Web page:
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Copyediting Explained: How to Become a Freelance Copy Editor

 

Copyediting is editing someone's work to improve spelling, grammar, punctuation, formatting and sentence structure; however, the actual content of the work remains untouched. This kind of proofreading is vital for many documents, from novels to job resumes. Because of this, copyediting jobs are readily available if you know how to find them. Online copyediting can be a great source of income for anyone who wants to freelance from home.

Requirements for Copyediting

It will be difficult for you to become a copy editor if you don't have a good grasp of your native language. You will need in depth knowledge of various academic styles, such as APA and MLA formats. You'll have to know how to use all homonyms appropriately (it's versus its; there and their and they're, etc.). A thorough knowledge of punctuation (period and comma placement around parenthesis and quotation marks are commonly confused) is necessary as well. Before rushing out to become a copyeditor, make sure that you can, in fact, edit competently.

Building a Resume/Portfolio

For freelance work, it's very important to have a work sample available, not just a resume. A good work sample for a copy editor would be a short but relatively complex before and after document detailing all the edits made. Try having a friend write a 2- to 3-page essay, article or story for you to edit. The "before" document shouldn't be overly sloppy, but rather something that anyone would write if they didn't go back to revise it. A few missed commas, improper use of a homonym or two, a nice runon sentence and some minor spelling mistakes will work well for your purpose.

All this isn't to say you should rely solely on the work sample and skip your resume. If you earned a degree in journalism, put it on your resume. If you edited a published novel, make sure that's listed as well.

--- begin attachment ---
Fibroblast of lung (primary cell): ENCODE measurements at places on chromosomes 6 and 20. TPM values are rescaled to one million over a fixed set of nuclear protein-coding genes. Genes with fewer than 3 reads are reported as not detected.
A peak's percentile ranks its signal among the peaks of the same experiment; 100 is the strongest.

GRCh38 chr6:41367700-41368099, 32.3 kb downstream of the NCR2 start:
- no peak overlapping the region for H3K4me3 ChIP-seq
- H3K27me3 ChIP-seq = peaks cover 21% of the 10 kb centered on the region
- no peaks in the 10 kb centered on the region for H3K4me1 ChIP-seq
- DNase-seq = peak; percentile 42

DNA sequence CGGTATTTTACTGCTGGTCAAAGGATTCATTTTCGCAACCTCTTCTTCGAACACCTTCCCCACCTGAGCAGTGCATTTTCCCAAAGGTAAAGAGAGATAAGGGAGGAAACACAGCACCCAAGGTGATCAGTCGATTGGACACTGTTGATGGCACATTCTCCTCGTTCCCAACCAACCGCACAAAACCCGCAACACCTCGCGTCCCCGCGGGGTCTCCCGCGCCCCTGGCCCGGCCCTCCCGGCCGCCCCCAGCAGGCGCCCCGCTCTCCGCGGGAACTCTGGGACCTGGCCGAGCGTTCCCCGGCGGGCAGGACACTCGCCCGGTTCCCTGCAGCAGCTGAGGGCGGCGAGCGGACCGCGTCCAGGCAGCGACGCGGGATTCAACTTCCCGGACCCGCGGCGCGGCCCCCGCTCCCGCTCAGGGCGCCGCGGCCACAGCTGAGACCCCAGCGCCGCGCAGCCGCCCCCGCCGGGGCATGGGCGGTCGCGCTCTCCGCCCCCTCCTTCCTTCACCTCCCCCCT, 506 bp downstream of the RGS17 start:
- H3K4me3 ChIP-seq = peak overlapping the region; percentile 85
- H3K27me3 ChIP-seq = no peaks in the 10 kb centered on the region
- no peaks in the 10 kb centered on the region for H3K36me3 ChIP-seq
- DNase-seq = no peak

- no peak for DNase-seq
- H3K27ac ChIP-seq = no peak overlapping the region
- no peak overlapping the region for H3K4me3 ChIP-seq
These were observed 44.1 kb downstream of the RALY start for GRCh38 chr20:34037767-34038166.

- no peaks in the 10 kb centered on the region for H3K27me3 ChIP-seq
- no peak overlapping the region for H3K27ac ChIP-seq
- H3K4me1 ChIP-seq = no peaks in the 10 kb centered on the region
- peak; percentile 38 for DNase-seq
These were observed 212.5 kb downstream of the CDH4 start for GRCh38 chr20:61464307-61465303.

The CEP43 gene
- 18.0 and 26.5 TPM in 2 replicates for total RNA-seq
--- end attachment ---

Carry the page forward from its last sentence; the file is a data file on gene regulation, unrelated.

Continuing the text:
When you're first starting out as a copy editor, it may be a good idea to offer some services at a discount in exchange for testimonials. Validation from satisfied customers will make you stand out among the other copy editors looking for work.

Finding Work

There are 2 ways of finding copyediting work: actively seek it, or let it come to you.

If you are just starting out, you'll probably need to actively search for copyediting work. There are many opportunities available online.

  • Check the "Writing Gigs" section on Craigslist every few hours. You don't have to only search locally, since copyediting is an online job.
  • Join freelance writing websites. Frequently, people who need copyediting will post jobs to freelance market sites. Be careful: You shouldn't have to pay to find work.

 

If you'd rather sit back and let work come to you, you will need 2 things: a website and a compelling resume and portfolio. If you are already established as a copy editor and have a network of clients, this should work just fine. Make sure your website is optimized for search engines to capture as much traffic as possible, and keep your prices reasonable. Remember, copyediting is a competitive market.

It's possible to make a comfortable living through freelance, at-home copyediting if you are good at it and know how to find work. This guide may help you take the first steps towards working at home as a well paid copyeditor.

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